LAS VEGAS (KLAS) — Vicki Tatum and her husband Vince had been married for only two years when he vanished. That was 39 years ago, but she’s never given up hope of finding out who killed him.
“I can’t even describe how terrible and awful that is to be waiting for someone who never comes home,” said Vicki.
Vince Tatum was a decorated corrections officer, a sergeant at Southern Desert Correctional, a state prison near Indian Springs.
He had undertaken a quiet investigation into criminal activity at the prison, the possibility that fellow officers might be involved in smuggling drugs and guns to inmates, and/or a theft and embezzlement ring, he never told his wife the details but hinted that something was amiss shortly before he disappeared.
“He had brought home a gun. It was a prison issue gun and he told me how to shoot it and he says if I’m not here, something happens. It’s where you can protect yourself,” Vicki tells the I-Team.
At 1:00 a.m. on August 31st, 1982 Tatum finished his shift at the prison, drove toward Las Vegas, and dropped off a fellow officer Donna Smith.
He said he was going to have a confidential meeting. Nearly a month later, his body was found in a shallow grave near what is now a neighborhood near Sunrise Mountain, not far from the Tatum home.
He’d been shot five times in the head with a .25 caliber weapon. Weeks after that, Tatum’s vehicle was found at the railroad pass casino.
Police suspicions focused on fellow officers, including corrections Lt. Lovell Gaines, at the time the president of the local NAACP, and Officer Clyde Johnson, and Donna Smith.
Metro questioned all three multiple times, and they were all placed on extended leave.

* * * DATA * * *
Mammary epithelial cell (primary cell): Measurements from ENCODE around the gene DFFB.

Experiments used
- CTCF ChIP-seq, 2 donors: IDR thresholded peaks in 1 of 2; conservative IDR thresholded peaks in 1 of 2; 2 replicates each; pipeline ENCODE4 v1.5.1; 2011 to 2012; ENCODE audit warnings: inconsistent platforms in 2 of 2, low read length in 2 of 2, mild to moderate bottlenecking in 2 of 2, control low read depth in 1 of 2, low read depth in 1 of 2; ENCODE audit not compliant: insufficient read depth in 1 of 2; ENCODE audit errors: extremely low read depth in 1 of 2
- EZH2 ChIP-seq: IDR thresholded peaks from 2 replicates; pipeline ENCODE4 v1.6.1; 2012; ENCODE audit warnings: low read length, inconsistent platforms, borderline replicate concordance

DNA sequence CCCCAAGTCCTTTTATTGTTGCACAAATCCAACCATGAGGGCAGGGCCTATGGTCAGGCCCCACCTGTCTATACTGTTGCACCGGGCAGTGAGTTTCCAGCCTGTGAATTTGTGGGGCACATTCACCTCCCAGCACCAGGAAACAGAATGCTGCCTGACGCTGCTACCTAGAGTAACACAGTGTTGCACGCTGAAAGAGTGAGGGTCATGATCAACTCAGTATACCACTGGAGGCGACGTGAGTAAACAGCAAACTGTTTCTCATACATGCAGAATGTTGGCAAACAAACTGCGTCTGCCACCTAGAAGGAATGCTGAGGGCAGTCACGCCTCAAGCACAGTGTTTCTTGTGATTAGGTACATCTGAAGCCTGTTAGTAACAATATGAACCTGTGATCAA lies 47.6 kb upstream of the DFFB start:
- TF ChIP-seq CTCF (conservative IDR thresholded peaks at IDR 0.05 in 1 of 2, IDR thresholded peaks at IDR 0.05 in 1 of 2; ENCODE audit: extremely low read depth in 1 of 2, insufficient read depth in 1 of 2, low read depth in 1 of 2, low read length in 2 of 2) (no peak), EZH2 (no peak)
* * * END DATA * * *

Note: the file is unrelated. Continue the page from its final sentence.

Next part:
Gaines, who had been to the Tatum home for dinner, clammed up and declined to turn over a handgun he owned for testing, a .25 caliber.
George Knapp: “I know there are limits on what you can say, but those names obviously appear in that file somewhere.”
Dan Long, Homicide Cold Case Investigator: “They sure, yes, they were interviewed. Every one of them.”
Det. Long was given a thick file a year ago, in response to a plea from Vicki Tatum to finally solve the case.
He says the original detectives did a commendable job and had zeroed in on the same three names, Gaines, Johnson, and Smith but could never get enough to take it further.
Both Gaines and Johnson were suspects in other serious allegations at the time, but those charges didn’t stick either.
He does not believe Donna Smith was knowingly involved in the murder.
“The good thing is that the suspects that we suspect killed him are dead. So the threat level is it’s much lower,” said Det. Long.
Both Lovell Gaines and Floyd Johnson died years ago. Johnson reportedly made a deathbed confession but police can’t prove it.
“If you do know something like I said, we can solve this case and give the family some peace,” said Det. Long.
“I feel like I’ve been waiting almost 40 years. I feel like that prison at least owes me an explanation,” said Vicki.
During the early weeks of the investigation, police say Vicki Tatum’s life was also in danger.
She was placed under protective surveillance.
Metro has submitted the case to the district attorney more than once, however, without a direct witness or physical evidence, the case could not be taken to trial.